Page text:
Euro, Dollar, Yuan Uncertainties: Scenarios on the Future of the International Monetary System (PDF)
Source: World Economic Forum
The rapid integration of global trade and capital flows over the past decades has made the links that connect different parts of the world economy ever more central to global prosperity. Yet the practices and institutions that regulate these links – the international monetary system – as well as the main international currencies that underpin this system are increasingly challenged.
Against this backdrop, it is clear the current dollar-based international monetary system needs to evolve. But how it will evolve is highly uncertain. The widespread view is that the world is moving towards a multipolar currency system based on the euro, dollar and yuan. But each of these currency areas faces the need for significant internal adjustments that constrain their future international roles:
- The Eurozone is plagued by a weak governance structure, fragmented sovereign debt markets and an uncertain growth outlook.
- The United States must contend with a dim fiscal position, a persistently large trade deficit and a political system at risk of resorting to protectionism.
- If the yuan is to rise to international significance, China will have to ensure continued growth, resolve systemic weaknesses in its financial system and address limitations stemming from its system of capital controls.
These adjustment processes play out as complex two-level games. While at the global level synchronous and coordinated adjustments between individual players may be desirable, the challenges they face at the national and regional levels may direct them to take decisions that can lead to sub-optimal global outcomes.
This report explores the critical uncertainties underlying the future international roles of the euro, the dollar and the yuan and posits three plausible and divergent scenarios for the international monetary system in 2030, based on policy choices in each of the currency areas.
Talent, the ability to innovate and the strategic use of public policy will play a significant role in defining manufacturing sector competitiveness in developed and emerging economies going forward, finds The Future of Manufacturing, a report by the World Economic Forum. Written in collaboration with Deloitte Touche Tohmatsu Limited, the study finds that the global manufacturing ecosystem is undergoing a dramatic transformation, with many emerging economies developing significant manufacturing and innovation capabilities, enabling them to produce increasingly complex products, leading to the globalization of manufacturing supply chains. Fading labour rate arbitrage, exposure to currency volatility, sovereign debt pressures and emerging protectionist policies will be countervailing forces to further globalization of manufacturing value chains.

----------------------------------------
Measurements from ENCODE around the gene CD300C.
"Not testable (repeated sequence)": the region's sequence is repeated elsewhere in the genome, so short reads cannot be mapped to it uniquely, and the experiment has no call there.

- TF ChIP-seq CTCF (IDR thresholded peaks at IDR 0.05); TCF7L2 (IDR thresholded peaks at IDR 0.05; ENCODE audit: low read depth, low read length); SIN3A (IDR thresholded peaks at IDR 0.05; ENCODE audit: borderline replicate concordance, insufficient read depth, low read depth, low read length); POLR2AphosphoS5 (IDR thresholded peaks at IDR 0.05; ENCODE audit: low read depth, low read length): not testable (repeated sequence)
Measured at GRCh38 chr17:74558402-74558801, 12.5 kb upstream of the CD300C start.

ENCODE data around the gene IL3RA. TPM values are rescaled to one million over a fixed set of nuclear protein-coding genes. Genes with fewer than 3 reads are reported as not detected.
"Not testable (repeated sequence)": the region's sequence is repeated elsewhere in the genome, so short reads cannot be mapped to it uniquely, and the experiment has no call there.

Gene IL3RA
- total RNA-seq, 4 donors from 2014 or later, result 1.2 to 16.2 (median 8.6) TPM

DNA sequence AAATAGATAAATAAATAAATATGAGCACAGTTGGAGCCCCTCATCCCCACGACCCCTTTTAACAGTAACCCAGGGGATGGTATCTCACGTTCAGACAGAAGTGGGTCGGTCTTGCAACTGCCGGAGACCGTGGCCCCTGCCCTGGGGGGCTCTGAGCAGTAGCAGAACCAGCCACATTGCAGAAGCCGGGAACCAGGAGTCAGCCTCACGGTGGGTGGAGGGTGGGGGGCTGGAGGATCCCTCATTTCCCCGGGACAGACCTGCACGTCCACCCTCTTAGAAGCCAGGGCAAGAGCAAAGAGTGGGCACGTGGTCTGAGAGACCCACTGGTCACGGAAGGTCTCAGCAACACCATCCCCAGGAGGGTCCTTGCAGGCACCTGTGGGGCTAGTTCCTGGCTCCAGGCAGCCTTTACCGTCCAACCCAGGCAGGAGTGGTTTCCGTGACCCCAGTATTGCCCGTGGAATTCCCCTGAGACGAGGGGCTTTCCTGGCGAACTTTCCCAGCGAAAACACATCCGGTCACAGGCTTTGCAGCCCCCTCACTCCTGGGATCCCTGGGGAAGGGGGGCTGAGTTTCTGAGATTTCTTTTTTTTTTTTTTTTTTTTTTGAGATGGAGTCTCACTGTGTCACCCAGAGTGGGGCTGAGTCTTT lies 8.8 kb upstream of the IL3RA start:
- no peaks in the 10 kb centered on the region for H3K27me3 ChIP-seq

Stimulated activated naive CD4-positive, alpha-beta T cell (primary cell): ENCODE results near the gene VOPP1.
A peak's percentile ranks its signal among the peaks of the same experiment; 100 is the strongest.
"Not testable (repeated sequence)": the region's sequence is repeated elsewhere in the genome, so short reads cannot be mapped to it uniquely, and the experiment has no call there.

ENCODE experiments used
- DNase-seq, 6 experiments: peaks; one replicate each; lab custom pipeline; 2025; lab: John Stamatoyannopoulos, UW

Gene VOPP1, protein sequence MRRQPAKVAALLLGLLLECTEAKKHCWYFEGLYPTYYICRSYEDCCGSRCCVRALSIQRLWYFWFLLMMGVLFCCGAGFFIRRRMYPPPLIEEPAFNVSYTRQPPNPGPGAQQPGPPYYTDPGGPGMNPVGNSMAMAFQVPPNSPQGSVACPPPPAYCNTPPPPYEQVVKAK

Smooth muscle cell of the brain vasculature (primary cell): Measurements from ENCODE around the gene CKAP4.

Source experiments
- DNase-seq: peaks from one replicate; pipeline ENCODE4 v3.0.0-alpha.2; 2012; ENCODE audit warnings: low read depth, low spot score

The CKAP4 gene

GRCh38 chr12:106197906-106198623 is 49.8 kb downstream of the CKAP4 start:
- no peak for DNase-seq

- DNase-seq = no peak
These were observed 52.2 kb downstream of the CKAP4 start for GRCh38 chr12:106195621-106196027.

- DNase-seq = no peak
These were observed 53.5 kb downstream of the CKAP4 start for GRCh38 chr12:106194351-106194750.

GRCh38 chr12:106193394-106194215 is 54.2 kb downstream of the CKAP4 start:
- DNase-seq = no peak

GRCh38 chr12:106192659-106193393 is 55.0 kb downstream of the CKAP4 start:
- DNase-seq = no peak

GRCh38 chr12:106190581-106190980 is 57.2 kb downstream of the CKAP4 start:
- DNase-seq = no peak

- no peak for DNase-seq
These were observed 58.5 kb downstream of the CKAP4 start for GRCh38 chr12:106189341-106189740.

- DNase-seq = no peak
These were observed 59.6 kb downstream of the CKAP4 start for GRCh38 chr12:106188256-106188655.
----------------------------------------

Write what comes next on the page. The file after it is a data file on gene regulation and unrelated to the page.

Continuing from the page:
The report highlights the key trends that will define manufacturing competition over the next 20 years and which will require the attention and collaboration of policy-makers, civil society and business leaders. With an estimated 10 million jobs with manufacturing organizations worldwide that cannot be filled today due to a growing skills gap, the report identifies talent as one of the key differentiators that will define the future of the sector. The other top differentiators identified in the report include the strategic use of public policy and the ability to innovate. The infrastructure necessary to enable manufacturing to flourish and contribute to job growth will grow in importance and sophistication and be challenging for countries to develop and maintain. Growing materials resources competition and scarcity will fundamentally alter country and company resources strategies and competition, and serve as a catalyst to significant materials sciences breakthroughs.
Global Risks 2012 – The Risk Landscape
Source: World Economic Forum